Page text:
To our knowledge, this study is the first in Morocco to calculate delays using a validated model about time intervals from the onset of the first symptom until diagnosis and assess factors of these delays.
Almost the majority of our patients were symptomatic at the first presentation, cough was the most common symptom. Several studies found that cough is frequent in patients with lung cancer.
Based on our results as well as the results of other studies around the world, the patient interval in our series was very delayed. The majority of published studies find a shorter time except for a cross-sectional study in the UK that found a median of 99 days.
We found no significant differences in the time taken to consult between patients with respiratory symptoms and those without respiratory symptoms. Various reasons may be suggested to explain this. The main is that patients did not interpret these symptoms, and therefore did not react in a timely way. A cross-sectional study found that patients were unaware of the symptoms related to lung cancer and did not consider them as an indication of this disease.
In our study, factors associated with time to consult was weight loss and elderly age. A French team found no difference regarding the patient presentation time between elderly and younger patients with lung cancer.
On the other hand, the referral time in our study appears acceptable. 74.24% of patients were referred within the standards of international recommendations. For only 10.6% of patients, the time was longer than one week. A Dutch study found a median of 7 days, and a Turkish study an average of 61.6 days.
Conversely, when comparing the method of diagnosis, diagnosis time was earlier in patients diagnosed with CT-guided biopsy, which may result in waiting times required at the hospital for each diagnostic method.
Distance to the cancer center was not associated with longer delays in our study. A review of the literature found that distance is an important factor influencing access to timely and appropriate diagnosis of cancer.
It appears from our results, that patients take a long time to consult a doctor, undergo investigations, and then have a diagnosis. The majority of our patients were in a late stage of the disease. Results from a previous study showed that patients diagnosed in earlier stages had better clinical outcomes.
Some studies seem very promising to shortness delays. The time to treat Program of Canada has reduced the delay from 128 to 20 days for the entire management process and consequently has generated growing satisfaction in patients and professionals.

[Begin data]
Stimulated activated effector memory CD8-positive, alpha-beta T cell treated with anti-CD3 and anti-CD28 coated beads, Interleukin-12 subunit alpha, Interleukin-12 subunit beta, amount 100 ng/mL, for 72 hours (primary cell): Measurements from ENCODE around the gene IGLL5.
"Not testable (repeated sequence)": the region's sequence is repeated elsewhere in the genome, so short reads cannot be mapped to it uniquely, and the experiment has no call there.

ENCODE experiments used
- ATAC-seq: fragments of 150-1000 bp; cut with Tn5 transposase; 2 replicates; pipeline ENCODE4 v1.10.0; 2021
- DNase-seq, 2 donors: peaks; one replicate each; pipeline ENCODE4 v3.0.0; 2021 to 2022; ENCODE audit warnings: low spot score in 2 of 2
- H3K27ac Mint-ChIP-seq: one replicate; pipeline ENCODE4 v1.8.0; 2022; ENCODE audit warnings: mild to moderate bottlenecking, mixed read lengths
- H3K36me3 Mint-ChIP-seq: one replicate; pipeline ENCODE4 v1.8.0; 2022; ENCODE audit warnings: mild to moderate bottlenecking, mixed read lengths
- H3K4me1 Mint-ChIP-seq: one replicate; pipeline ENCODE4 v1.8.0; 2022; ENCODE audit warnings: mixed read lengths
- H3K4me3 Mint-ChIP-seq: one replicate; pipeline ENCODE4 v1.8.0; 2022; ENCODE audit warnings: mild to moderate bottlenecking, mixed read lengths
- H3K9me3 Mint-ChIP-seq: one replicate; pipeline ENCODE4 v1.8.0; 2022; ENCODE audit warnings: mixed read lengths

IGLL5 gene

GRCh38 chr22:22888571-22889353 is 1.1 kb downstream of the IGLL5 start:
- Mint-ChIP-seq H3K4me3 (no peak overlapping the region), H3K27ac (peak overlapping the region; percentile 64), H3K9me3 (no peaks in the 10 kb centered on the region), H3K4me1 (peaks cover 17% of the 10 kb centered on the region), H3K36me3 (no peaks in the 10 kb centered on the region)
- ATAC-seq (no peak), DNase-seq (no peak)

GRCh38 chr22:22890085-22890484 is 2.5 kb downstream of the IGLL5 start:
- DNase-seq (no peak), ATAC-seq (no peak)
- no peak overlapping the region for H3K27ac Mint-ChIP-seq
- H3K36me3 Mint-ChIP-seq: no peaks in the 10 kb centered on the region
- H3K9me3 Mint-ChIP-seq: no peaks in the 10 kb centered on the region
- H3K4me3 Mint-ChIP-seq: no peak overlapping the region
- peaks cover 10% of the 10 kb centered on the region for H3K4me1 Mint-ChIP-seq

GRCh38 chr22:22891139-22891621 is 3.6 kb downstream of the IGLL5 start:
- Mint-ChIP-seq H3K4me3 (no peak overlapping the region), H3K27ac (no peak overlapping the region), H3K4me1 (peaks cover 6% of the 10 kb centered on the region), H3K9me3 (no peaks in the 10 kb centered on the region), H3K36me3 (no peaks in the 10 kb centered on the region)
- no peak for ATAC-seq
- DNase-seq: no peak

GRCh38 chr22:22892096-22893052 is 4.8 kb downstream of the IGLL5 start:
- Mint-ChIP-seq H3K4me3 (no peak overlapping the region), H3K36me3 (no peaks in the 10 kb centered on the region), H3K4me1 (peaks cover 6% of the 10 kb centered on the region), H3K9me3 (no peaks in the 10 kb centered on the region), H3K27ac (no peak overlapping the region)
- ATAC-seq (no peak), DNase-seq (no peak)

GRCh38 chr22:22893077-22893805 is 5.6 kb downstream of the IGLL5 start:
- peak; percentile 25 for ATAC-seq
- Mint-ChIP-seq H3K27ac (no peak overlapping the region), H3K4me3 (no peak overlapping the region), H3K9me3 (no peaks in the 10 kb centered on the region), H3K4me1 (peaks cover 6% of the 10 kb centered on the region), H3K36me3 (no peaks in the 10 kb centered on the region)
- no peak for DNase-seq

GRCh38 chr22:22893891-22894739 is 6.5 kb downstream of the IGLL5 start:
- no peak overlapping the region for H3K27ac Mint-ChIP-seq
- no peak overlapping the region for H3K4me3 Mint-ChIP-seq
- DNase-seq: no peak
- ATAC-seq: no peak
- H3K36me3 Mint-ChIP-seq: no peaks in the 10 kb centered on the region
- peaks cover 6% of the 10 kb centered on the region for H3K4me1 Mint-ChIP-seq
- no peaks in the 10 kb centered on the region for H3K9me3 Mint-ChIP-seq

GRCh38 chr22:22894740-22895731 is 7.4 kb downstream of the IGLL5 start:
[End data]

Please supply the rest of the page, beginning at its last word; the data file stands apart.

The major strengths of our study are its originality and the reliable collection of data from several sources: patient charts, reports from general practitioners and specialists, and reference files. In addition, we have used valid models for the presentation of the different intervals. Nevertheless, the retrospective nature of the study constitutes an important limitation, as it did not provide information such as the educational and socioeconomic level, that has a significant impact on the delays of lung cancer diagnosis.
This study showed an important aspect of lung cancer healthcare. Intervals of diagnosis were significantly delayed and highly affected by patients and diagnosis times. Thus, the results emphasize the extreme need to develop efficient strategies to improve lung cancer diagnosis intervals, based on general public awareness, particularly in high-risk groups, of the importance of certain key symptoms related to lung cancer, and the shortening waiting times for investigations.
Ouassima Erefai: Conceptualization, methodology, investigation, data curation, formal analysis, writing-original draft preparation, writing-review an editing. Abdelmajid Soulaymani: Conceptualization, investigation, writing-review and editing. Abdelrhani Mokhtari: Conceptualization, investigation, writing-review and editing. Majdouline Obtel: Conceptualization, investigation, formal analysis, writing-review an editing. Hinde Hami: Conceptualization, methodology, investigation, formal analysis, writing-original draft preparation, writing-review an editing.
Sources of funding
This research did not receive any specific grant from funding agencies in the public, commercial, or not-for-profit sectors.
Declaration of competing interest
The authors have no conflicts of interest to declare for this study.